It’s readily available on a ¬mobile phone and most teenage boys have one. They look at what their mates are looking at. That can mean anal sex, group sex, oral sex — women servicing men in the ugliest, most disempowering of ways.
Porn, of course, is sex with no light in it and the best sex is bursting with light and life. Teens need to be told this bleak and reductive world is not what normal, loving relationships are about; sex should never be violent or degrading and woman are not just sexual objects.
Doctors are seeing teenage girls presenting to them — highly embarrassed — with bowel problems because of traumatic anal sex. Because it’s what they’re ¬assuming they’re meant to do.
As for you, my birthday girl, I just wish there’d been an adult or responsible friend around to stop you posting that Insta pic. Because your electronic footprint lasts, and can be disseminated. People may well be seeing what your 13-year-old self wrote, so proudly and stupidly, in years to come. Parents see the accounts of their children’s mates; as well as friends of friends you have no idea about; teachers and principals trawl; and so, of course, does the dark side of the net, those dubious adults beyond your world.
By scrawling those ugly words on your midriff you’ve already flipped yourself into the dark side of femininity and I don’t think you even realise it. Boys won’t admire you for doing this. They’ll disrespect you, disparage you.
Source: The Australian
But that won’t stop them using you as their so-called Boner ¬Garage. And I guarantee the ¬experience will be bleak, and ¬lonely. You will not feel empowered afterwards, or cherished. You will not feel what you want more than anything in this world — loved. You will feel cheap, and used, and ugly, and alone.
And at the end of that reducing little ¬experience you will ask yourself, is that it? Is that how I’m meant to feel? And that’s why my heart breaks for you. Because I’ve been there. And I can tell you, it’s not what empowering, exhilarating and tender sex is about. Often you have to wait a long, long time to discover that. With someone you love. Where respect is mutual. Where you’re having sex on your terms; talking, laughing, working things out together; saying what you like — and what you don’t. And being listened to.
“Boner Garage” implies none of those things. How passive and inert you make a woman’s wondrous sexual organs sound. Do you think so little of your body that you view it mainly as a receptacle for males to be in? The most common web definition of Boner Garage: “A vagina that has been pounded so much by erect penises that it has become a resting place for said penises.” Pretty ugly, eh?
I wish you courage, whoever you are. Not to dim your light among men; because that light is about so much more than the garage, as you call it, between your legs. It’s about your mind, your spirit, your vividness, your strength and your voice. There are only two ways to live in this world: as a victim or a courageous fighter, and you’re coming across as a victim right now. Of this rampantly sexualised world we live in. Of its female objectification and trivialisation. And of the voracious demands of teenage social media; the craving to be popular, known, that rampant desire to get more and more precious “likes”.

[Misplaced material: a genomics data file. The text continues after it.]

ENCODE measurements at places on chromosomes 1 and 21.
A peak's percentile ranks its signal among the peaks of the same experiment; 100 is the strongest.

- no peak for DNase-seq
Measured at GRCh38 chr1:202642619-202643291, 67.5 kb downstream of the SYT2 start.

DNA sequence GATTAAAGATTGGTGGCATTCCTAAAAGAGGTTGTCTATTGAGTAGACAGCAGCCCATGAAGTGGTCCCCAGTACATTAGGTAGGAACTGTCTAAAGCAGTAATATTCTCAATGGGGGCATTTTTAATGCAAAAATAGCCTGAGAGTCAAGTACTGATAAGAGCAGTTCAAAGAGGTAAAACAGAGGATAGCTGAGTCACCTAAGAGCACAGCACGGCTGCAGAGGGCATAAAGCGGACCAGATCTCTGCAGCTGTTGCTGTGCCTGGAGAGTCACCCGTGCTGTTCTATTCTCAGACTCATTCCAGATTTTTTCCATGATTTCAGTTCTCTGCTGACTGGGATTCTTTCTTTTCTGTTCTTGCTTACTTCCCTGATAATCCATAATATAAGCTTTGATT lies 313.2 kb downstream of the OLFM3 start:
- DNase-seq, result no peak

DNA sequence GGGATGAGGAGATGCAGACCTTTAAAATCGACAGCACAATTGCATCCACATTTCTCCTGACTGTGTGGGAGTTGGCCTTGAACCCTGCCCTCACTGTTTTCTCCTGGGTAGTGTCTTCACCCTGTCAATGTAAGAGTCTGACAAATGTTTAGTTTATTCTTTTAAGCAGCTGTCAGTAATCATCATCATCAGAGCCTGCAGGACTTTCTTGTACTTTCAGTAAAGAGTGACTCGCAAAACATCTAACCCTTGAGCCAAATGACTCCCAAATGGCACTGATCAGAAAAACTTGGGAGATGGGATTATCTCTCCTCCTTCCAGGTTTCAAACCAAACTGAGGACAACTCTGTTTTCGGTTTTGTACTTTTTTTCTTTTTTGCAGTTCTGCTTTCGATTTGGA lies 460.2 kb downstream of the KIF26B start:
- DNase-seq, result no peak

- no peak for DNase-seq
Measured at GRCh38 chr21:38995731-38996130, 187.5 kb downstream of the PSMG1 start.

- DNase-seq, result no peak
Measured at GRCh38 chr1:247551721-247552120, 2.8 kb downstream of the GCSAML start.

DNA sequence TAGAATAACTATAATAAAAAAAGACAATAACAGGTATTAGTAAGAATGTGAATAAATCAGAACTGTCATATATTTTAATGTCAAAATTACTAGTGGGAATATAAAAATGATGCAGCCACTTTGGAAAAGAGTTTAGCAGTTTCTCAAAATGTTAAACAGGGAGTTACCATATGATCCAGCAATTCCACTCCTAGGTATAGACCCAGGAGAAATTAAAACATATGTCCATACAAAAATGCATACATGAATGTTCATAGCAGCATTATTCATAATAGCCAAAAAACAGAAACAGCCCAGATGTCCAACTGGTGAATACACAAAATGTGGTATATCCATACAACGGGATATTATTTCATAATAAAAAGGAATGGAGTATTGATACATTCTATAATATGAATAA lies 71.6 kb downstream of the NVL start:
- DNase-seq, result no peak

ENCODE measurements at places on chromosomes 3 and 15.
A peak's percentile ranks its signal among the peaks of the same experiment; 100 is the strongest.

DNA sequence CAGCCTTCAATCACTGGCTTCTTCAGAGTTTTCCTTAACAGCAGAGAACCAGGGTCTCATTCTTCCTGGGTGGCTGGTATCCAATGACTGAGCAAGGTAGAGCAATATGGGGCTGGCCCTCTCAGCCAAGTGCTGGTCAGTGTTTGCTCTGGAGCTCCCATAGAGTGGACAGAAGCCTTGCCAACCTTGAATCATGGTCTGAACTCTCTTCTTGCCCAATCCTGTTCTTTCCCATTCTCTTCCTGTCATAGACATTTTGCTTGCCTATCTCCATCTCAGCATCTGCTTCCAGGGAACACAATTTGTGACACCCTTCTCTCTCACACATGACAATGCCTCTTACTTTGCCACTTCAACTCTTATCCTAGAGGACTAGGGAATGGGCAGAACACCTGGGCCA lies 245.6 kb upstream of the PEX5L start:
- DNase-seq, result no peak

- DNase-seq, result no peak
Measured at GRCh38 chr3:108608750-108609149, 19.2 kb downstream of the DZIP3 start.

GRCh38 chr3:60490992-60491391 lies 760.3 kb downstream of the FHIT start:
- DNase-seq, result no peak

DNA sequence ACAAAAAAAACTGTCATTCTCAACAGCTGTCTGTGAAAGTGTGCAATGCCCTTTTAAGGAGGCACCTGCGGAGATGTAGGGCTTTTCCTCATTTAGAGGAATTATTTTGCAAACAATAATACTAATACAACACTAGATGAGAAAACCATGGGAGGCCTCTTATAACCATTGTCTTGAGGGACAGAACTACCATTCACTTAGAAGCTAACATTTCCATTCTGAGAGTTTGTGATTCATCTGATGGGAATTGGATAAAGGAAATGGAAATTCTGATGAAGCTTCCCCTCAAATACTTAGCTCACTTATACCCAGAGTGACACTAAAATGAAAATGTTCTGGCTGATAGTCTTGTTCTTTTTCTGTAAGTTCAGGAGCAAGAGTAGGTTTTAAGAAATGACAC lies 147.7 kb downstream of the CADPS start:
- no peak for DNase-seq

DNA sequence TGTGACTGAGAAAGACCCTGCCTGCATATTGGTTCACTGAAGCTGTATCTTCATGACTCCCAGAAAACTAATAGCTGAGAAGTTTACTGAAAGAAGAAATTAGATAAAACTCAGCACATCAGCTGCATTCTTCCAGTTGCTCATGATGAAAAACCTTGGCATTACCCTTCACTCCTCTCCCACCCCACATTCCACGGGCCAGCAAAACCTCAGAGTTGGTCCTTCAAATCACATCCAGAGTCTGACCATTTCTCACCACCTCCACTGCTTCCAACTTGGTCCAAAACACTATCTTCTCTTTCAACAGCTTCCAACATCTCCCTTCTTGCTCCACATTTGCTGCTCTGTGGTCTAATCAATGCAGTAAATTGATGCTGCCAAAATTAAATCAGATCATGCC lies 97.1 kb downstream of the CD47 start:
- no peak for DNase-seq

This isn’t the way to go about it. You’re advocating in the most dispiriting of ways a female sexual experience that’s stripped of mystery, of reverence and transcendence and, most of all, tenderness. As Iris Murdoch said: “There is nothing like early promiscuous sex for dispelling life’s bright mysterious expectations.”
Teenage girls and boys no longer seek sex education from textbooks with anatomical diagrams, giggling friends or flustered parents; they can get it from films with titles like Teen Ass 2, which they can access on the smartphones that they carry with them at all times. This week new figures revealed that sexualised images of women on social media have led to an increase in emotional problems among young girls. Researchers from University College London believe the rise in girls aged between 11 and 13 suffering from emotional problems such as anxiety may be linked to stress brought on by seeing images of women portrayed as sex objects on Facebook, Twitter and other websites. Teenagers rarely measure self-esteem or self-worth against personal and scholastic achievements, however brilliant they are, but increasingly by how many people tell them they are ‘hot’ on the photo-sharing website, Instagram, or other forms of social media…
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‘The foremost authority in Australia cyber safety lays it on the line and challenges parents to find their digital spine.’ – Dr Michael Carr-Gregg
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Do you read women’s lifestyle magazines? Have you thought about how magazines might affect you when you read them? Faking It reflects the body of academic research on magazines, mass media, and the sexual objectification of women.
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Ruby Who? is the sweet and innocent story of a little girl’s adventure in re-discovering her identity. Ruby wishes for so many things and dreams of being like others. Will she end up forgetting how to just be herself?
Defiant Birth challenges widespread medical, and often social aversion to less than perfect pregnancies or genetically different babies. It also features women with disabilities who were discouraged from becoming pregnant at all.